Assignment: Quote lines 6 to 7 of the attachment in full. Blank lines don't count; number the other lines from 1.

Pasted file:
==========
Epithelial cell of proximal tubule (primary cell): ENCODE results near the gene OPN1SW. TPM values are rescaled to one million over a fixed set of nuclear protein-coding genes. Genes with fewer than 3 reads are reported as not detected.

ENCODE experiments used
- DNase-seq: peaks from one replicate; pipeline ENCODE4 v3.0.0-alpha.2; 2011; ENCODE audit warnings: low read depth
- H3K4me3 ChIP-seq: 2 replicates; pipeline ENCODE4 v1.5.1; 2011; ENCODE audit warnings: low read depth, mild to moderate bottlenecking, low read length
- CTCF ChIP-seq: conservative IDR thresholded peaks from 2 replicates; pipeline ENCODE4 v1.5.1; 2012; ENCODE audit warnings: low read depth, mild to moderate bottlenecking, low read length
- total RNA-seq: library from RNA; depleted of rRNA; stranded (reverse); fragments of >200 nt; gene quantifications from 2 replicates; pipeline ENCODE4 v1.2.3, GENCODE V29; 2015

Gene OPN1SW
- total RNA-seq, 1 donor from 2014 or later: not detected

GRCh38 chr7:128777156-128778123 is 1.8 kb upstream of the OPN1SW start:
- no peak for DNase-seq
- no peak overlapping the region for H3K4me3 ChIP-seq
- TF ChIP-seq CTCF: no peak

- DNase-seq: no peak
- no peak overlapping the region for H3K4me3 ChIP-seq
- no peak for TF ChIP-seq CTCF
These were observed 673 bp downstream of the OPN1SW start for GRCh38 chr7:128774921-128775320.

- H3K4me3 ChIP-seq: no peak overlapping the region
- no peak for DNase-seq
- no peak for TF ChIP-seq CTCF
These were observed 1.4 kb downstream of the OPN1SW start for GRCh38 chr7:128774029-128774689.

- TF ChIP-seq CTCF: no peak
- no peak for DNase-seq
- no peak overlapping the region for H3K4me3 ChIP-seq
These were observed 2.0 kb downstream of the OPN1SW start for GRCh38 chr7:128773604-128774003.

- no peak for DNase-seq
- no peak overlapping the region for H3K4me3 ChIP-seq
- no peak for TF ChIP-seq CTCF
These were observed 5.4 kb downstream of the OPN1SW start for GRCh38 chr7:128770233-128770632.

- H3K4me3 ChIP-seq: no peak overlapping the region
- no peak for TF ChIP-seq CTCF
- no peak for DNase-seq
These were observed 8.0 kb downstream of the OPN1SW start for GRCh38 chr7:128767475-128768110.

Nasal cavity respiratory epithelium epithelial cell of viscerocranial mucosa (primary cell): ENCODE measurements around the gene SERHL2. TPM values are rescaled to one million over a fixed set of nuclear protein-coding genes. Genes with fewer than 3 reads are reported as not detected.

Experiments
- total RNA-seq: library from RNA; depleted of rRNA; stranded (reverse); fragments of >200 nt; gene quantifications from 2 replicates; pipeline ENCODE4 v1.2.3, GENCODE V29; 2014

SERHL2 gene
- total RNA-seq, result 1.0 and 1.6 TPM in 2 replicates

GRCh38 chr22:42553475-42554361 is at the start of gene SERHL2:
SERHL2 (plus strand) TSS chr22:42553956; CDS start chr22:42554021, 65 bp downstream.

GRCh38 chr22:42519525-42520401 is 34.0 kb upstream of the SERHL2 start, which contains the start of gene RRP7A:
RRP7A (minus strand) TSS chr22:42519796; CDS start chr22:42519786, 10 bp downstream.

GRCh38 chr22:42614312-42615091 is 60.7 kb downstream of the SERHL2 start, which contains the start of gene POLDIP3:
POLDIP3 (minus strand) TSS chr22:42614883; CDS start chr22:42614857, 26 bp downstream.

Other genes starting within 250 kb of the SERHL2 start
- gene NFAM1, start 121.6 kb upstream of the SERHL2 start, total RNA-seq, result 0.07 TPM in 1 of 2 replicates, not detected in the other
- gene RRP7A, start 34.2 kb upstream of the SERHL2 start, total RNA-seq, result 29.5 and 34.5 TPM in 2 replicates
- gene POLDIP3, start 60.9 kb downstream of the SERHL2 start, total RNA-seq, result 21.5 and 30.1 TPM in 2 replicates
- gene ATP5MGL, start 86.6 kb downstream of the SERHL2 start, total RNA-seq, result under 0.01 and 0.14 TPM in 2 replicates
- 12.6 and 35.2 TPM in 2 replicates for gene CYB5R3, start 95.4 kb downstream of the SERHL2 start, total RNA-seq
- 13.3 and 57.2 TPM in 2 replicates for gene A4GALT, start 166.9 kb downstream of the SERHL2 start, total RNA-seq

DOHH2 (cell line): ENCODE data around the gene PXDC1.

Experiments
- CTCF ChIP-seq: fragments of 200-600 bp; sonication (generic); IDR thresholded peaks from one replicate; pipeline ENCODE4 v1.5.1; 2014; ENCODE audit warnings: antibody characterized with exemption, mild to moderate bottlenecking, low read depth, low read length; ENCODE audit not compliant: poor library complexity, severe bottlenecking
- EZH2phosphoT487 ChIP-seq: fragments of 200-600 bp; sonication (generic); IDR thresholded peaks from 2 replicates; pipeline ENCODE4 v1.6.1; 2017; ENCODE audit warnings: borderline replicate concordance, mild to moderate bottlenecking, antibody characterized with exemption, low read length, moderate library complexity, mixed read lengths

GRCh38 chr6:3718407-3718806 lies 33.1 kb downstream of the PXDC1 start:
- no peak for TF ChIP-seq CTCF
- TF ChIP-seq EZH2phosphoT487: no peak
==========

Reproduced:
- total RNA-seq: library from RNA; depleted of rRNA; stranded (reverse); fragments of >200 nt; gene quantifications from 2 replicates; pipeline ENCODE4 v1.2.3, GENCODE V29; 2015

Gene OPN1SW